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RIDGEFIELD — Say what you will about the more encapsulated and radio-friendly tunes that Phil Collins-era Genesis fans may be familiar with — but when it comes to the band’s earliest period, purists still enjoy getting lost in the swirling, sometimes epic material of containing the indelible stamps of vocalist Peter Gabriel and guitarist/composer Steve Hackett.
Hackett remains a force to be reckoned with both on record and on concert stages around the world, where he is warmly welcomed by legions of early-era Genesis devotees. Remaining true to his progressive roots, Hackett’s shows spotlight material from his solo catalog, while always thrilling fans of all ages by meticulously re-creating at least one of those album-side-length compositions during a typical two-hour-plus live set.
In a recent interview with The Newtown Bee, Hackett promised to not disappoint when he hits the stage of The Ridgefield Playhouse on February 22. That means tried and true fans could hear lengthy numbers like “Eleventh Earl of Mar,” “Dance On a Volcano,” “Firth of Fifth,” or maybe the 23-minute “Supper’s Ready” suite from Foxtrot.
At the same time, Hackett and early Genesis fans will get a taste of what the multi-instrumentalist/composer has been up to lately. His latest project, The Night Siren, is due to drop March 24, and while its content includes some mighty exotic instrumentation, Hackett said that there are a few numbers that are translating well to the concert stage.
As implied in the title, Hackett describes The Night Siren as is a wake-up call — a warning of a siren sounding in this era of strife and division.
While The Night Siren showcases Hackett’s incredible guitar mastery, it also features a multitude of musicians from different countries who were invited to join in celebrating multicultural diversity and unity. This includes singers from Israel and Palestine, who both actively campaign to bring Jewish and Arabic people together.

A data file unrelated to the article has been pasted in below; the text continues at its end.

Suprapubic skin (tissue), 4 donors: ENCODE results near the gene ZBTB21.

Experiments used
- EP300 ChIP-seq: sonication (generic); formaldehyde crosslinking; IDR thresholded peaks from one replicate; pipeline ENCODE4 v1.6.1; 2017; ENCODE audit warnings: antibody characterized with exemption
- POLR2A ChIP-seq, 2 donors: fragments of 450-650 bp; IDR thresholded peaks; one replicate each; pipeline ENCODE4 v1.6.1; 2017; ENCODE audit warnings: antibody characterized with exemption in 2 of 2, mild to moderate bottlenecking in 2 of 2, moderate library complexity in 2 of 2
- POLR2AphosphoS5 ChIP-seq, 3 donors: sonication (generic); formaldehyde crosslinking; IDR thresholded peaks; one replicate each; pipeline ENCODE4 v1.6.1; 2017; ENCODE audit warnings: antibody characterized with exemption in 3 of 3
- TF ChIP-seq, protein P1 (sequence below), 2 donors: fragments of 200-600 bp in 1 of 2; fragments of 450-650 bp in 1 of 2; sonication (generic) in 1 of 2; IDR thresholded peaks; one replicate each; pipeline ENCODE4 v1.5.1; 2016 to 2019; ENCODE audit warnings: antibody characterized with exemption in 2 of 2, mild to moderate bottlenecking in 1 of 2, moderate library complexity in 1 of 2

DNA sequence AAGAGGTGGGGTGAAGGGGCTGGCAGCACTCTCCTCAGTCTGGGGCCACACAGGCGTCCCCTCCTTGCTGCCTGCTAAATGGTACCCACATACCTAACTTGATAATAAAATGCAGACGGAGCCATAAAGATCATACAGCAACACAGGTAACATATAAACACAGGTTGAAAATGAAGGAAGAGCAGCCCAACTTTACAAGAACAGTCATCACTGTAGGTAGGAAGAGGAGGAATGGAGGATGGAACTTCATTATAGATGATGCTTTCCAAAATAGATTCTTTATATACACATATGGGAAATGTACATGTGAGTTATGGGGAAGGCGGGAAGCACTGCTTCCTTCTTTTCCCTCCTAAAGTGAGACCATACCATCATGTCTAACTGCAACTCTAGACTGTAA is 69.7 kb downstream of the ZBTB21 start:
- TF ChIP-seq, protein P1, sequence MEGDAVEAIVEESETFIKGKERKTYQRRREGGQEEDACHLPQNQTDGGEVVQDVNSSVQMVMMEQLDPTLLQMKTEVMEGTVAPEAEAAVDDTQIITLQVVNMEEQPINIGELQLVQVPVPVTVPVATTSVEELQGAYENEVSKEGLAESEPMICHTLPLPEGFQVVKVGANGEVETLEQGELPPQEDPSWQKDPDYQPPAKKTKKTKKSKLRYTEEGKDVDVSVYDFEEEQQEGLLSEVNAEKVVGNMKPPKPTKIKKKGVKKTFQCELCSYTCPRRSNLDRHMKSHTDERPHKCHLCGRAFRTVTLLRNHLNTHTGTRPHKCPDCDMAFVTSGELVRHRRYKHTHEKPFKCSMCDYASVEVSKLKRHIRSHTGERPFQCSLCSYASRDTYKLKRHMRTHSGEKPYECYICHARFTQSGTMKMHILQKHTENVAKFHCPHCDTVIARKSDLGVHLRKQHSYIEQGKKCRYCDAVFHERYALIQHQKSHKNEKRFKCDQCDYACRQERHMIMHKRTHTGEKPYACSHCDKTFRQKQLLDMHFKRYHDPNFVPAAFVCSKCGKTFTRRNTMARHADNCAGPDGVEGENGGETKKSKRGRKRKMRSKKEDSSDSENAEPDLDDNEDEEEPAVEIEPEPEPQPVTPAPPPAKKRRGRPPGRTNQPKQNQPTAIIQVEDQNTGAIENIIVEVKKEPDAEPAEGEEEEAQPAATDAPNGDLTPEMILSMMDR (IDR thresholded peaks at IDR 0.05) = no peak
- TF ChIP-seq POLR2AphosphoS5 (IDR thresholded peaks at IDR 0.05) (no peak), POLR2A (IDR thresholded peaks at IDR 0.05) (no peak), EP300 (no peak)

There are also instrumentals from the United States and Iraq and a multiplicity of sounds, including the exotic strains of Indian sitar and Middle Eastern tar and oud, the ethnic beauty of the Peruvian charango, and the haunting Celtic uilleann pipes.
Hackett said over the course of more than four decades of globe-trotting tours, he has amassed a list of fellow musicians who he respects and admires.
The Night Siren was a perfect opportunity to bring a number of them together to reinforce the spirit he was trying to conjure with his new album.
“It seemed the most natural thing in the world to try to involve all of these people. There was a Hungarian band, Djabe, that functions at kind of the musical crossroads not just with the rest of Europe, but the rest of the world. Through them I’ve met many people, along with the many musicians I’ve met myself while touring around the world,” he said.
Over the course of his career, Hackett said he dabbled in and made music with a lot of different instruments. But he did not populate The Night Siren with so many of them just for the sake of seeing how many different sounds he could jam into one project.
“I think I’ve been heading that way for some time, using a lot of instruments that people might consider to be ethnic. But they are not just on there because they are ethnic,” Hackett said, “they are there because they sound magical. They may not belong in the mainstream of rock and roll, but on the other hand, some of these instruments are part of the guitar family. So I’ve used all of these instruments on the album, so I guess now they are part of rock and roll, aren’t they?”
In previewing The Night Siren, one might expect a number entitled “The Martian Sea” to be among those extended epics filled with electronica and Hackett’s stratospheric guitar work. But it quickly reveals itself to be more of an uptempo yet rootsy kind of modern folk song.
“The lyrics go ‘Martian sea, there is no empathy.’ So it’s a love gone wrong song,” Hackett said. “In other words, sometimes you find yourself in a relationship that becomes a little like an alien landscape — you’re no longer feeling at home with that person.”